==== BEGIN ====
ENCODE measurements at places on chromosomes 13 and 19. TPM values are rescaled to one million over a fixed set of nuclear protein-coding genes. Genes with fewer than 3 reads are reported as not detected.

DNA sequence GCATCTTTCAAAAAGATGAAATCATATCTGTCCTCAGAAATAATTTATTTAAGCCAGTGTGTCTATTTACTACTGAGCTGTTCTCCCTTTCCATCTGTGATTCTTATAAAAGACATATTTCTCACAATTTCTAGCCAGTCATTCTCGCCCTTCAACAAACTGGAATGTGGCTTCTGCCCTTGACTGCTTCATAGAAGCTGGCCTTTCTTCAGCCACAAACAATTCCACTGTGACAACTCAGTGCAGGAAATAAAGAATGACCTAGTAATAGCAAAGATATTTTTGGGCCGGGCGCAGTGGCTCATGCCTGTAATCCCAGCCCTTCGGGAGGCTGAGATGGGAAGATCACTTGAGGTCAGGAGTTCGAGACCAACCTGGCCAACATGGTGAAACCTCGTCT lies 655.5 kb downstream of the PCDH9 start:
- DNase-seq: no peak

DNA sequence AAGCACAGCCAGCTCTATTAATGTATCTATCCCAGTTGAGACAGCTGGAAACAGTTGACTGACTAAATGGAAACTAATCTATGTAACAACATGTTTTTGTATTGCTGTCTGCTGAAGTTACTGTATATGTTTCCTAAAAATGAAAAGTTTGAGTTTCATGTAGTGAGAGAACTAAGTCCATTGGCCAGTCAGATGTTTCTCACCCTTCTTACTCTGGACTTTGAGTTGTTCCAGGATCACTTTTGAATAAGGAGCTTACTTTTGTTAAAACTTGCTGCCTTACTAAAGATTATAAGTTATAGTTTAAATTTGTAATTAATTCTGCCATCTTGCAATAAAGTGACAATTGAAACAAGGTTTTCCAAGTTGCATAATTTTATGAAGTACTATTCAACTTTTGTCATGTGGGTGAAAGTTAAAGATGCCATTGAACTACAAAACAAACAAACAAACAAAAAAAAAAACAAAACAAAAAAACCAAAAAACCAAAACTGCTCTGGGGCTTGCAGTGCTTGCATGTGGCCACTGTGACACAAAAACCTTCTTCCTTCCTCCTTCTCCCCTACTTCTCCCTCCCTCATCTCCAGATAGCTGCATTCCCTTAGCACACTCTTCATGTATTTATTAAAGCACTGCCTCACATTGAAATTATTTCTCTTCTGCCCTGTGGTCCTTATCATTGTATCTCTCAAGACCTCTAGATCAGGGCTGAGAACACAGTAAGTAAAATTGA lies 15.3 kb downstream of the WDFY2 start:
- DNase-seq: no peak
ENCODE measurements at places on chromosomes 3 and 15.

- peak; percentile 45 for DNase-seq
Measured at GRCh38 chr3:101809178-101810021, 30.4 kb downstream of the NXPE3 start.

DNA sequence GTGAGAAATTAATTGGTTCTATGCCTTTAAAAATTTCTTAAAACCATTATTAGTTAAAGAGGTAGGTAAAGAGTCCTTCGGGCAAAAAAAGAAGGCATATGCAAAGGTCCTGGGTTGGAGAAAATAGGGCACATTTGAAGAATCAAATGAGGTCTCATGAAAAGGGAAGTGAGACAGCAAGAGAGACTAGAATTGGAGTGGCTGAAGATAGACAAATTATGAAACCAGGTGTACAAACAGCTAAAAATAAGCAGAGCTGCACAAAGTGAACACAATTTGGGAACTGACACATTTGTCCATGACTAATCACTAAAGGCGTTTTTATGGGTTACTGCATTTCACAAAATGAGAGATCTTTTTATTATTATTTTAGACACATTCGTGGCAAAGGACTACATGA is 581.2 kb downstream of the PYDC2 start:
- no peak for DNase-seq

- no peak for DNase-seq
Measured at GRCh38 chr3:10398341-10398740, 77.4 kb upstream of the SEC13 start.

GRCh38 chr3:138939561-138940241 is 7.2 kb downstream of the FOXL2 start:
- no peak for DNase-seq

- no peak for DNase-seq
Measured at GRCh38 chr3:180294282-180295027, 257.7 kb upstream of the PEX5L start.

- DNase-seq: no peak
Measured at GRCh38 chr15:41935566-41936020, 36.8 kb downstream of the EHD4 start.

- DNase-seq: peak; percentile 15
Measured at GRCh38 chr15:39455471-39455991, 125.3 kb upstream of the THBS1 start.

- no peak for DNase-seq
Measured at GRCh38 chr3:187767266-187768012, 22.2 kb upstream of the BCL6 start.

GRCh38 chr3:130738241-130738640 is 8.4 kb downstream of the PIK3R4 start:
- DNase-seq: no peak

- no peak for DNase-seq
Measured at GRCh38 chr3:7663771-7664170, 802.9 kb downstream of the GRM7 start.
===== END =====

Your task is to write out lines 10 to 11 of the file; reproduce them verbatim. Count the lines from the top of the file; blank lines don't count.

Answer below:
- no peak for DNase-seq

- no peak for DNase-seq